Brooklyn Borough President Eric Adams, who is running for New York City mayor, over the weekend unveiled a recovery plan for the city.
The 100+ Steps Forward for NYC outlines an ambitious 106 policy proposals that covers public health and safety, the economy and housing, city government, education, transportation and the environment among others.
On crime, Adams proposes the need to use real-time governing tools and tracking crime trends which are predictive, saying this can help quickly shift NYPD resources from one community to another to reverse bad trends.
Adams' plan looks to regularly shift detectives and other officers from low-crime areas to crime hot-spots.
"Living in a high-crime community and experiencing gun violence creates trauma that impacts a youth's ability to perform in school and achieve in life.
"Without adequate services that address trauma and allow for healing, youth are placed at higher risk of incarceration, teenage pregnancy and homelessness," read Adams' plan.
Prevention and follow up measures that serve to heal and support these youths are best delivered by trauma-trained credible messengers paired with mental health professionals, social services and violence interrupters."
Adams said once elected, his administration will recruit, hire, and train community residents who will have real-life experience to provide an immediate post-crisis healing space for, and to develop a working relationship with, affected youth.
"This helps reduce feelings of isolation and mistrust, cultivate shared investment of community-centered healing, and reduce the fear often associated with living in a high-crime, high-poverty neighborhood," read the plan.
On the NYPD's community relationship particularly, with people of color, Adams observed that one of the reasons why the NYPD continues to be plagued by incidents of bias and brutality is that the department still needs to become much more diverse.
"We will address this by recruiting from the very same neighborhoods that are suffering from crime, which are mostly Black and Brown, and by allowing peace officers at city agencies-who are not police officers and who are also more likely to be Black and Brown-to be promoted to the NYPD," read the plan.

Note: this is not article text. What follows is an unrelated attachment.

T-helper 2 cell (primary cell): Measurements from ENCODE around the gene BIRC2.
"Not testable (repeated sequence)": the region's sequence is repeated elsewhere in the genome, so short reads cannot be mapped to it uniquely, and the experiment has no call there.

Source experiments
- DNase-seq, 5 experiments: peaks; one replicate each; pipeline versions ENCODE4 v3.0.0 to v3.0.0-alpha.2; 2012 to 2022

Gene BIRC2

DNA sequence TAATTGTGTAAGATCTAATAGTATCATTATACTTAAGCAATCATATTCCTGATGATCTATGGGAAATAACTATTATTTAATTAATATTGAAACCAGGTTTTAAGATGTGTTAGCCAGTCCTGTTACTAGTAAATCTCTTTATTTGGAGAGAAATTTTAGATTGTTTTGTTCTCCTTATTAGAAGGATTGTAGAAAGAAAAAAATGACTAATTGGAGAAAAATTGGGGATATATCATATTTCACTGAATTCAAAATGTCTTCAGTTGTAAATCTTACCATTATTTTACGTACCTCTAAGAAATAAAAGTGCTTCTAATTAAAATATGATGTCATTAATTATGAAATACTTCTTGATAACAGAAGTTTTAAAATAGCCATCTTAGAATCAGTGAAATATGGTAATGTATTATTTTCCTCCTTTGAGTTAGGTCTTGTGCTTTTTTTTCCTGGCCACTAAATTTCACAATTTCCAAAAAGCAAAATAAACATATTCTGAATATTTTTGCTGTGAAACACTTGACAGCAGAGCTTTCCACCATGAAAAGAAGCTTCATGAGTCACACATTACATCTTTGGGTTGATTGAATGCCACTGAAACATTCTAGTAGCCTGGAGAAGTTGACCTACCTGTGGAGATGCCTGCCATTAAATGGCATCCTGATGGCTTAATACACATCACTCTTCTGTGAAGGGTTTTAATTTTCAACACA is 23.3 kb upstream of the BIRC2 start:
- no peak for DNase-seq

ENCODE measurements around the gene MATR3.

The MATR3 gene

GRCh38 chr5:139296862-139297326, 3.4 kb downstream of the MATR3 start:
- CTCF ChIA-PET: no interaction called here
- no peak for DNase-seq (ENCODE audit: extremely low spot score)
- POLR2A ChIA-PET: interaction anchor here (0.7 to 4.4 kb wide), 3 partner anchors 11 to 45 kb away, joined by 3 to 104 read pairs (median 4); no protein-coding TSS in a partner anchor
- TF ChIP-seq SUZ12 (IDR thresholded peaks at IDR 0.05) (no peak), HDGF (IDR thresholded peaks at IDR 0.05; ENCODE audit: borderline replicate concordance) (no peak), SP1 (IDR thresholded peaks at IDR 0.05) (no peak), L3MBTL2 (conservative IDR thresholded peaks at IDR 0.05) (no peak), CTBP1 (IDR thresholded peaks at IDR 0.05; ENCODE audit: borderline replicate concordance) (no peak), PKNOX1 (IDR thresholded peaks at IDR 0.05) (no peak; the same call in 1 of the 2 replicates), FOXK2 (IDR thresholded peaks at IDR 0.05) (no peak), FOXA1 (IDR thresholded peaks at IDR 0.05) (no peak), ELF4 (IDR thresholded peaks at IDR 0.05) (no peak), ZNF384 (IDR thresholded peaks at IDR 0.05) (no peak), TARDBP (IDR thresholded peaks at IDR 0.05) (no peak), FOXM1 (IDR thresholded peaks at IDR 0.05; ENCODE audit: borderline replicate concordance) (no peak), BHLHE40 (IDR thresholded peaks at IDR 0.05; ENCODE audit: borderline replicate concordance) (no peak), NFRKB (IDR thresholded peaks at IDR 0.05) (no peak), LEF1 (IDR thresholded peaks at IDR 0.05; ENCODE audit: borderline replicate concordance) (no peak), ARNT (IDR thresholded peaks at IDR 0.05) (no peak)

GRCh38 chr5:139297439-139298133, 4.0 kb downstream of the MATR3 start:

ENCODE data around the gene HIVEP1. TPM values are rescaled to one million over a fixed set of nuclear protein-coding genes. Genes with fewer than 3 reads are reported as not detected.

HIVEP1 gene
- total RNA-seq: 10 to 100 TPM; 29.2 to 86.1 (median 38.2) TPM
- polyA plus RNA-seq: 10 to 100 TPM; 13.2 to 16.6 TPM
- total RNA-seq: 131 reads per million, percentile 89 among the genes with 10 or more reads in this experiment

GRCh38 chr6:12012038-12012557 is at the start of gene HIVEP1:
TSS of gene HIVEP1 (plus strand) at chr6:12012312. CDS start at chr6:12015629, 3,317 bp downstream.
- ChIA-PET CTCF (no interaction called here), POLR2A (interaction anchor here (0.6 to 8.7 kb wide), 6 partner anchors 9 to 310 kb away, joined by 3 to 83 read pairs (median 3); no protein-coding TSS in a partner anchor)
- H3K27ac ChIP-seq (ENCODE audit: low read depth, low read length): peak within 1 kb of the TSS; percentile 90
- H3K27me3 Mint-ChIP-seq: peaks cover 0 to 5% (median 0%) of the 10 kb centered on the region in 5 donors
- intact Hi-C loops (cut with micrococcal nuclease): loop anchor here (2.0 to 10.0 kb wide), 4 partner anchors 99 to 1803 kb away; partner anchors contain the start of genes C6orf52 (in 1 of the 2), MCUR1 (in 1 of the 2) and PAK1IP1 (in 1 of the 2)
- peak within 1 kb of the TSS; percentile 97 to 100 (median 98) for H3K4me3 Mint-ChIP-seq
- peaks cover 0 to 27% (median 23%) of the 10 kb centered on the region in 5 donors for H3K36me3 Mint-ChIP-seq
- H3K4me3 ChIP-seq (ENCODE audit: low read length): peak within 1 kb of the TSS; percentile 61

Adams is also proposing to send the police leadership to elite institutions for training to improve department performance-both on crime and civil rights.
He also hopes to publicize the list of bad cops being monitored by the NYPD in order to be transparent and build trust.
Adams' proposal hopes to make it easier for good cops to anonymously report bad behavior by their colleagues that should result in swift action through an outside system overseen by the Department of Investigation, protecting whistleblowers and exposing problem police.
On the impending layoffs the city intends to carry out because of a budget deficit, Adams said labor costs can significantly be reduced by $1.5 billion through attrition by not replacing or retiring City workers and working with the state to offer early retirements to others over the next two years.
"We can generate $1.2 billion by instituting a "Recovery Share"-a modest increase to the income taxes of city earners who make more than $5 million a year, sunsetting after two years. Those funds would go directly into initiatives that help us bounce back from the pandemic, including testing and vaccination programs, anti-hunger efforts, and financial help for those New Yorkers and industries hardest hit by COVID-19," read the plan.
On the business owners that are struggling to stay open during the COVID-19 pandemic, Adams is proposing to allow businesses that pay the Commercial Rent Tax, a break for two years if they demonstrate hardship and commit to certain employment levels.
"The Relocation Employment Assistance Program (REAP) has successfully drawn new businesses here from outside the state by providing a tax credit per employee per year if they locate in certain areas of the city. We will expand that to bring more business to New York," read the plan.
Other proposals in Adams' 40 page plan include empowering immigrants with municipal voting rights.
"There are more than 3 million immigrants in New York City. The vast majority of these New Yorkers cannot vote in local elections even though many are legal tax-paying residents.
"By allowing lawfully permanent residents and other non-citizens authorized to work in the United States the right to vote, we will enfranchise nearly 1 million New Yorkers who deserve a say in how their city is run-and who runs it," read Adams' plan.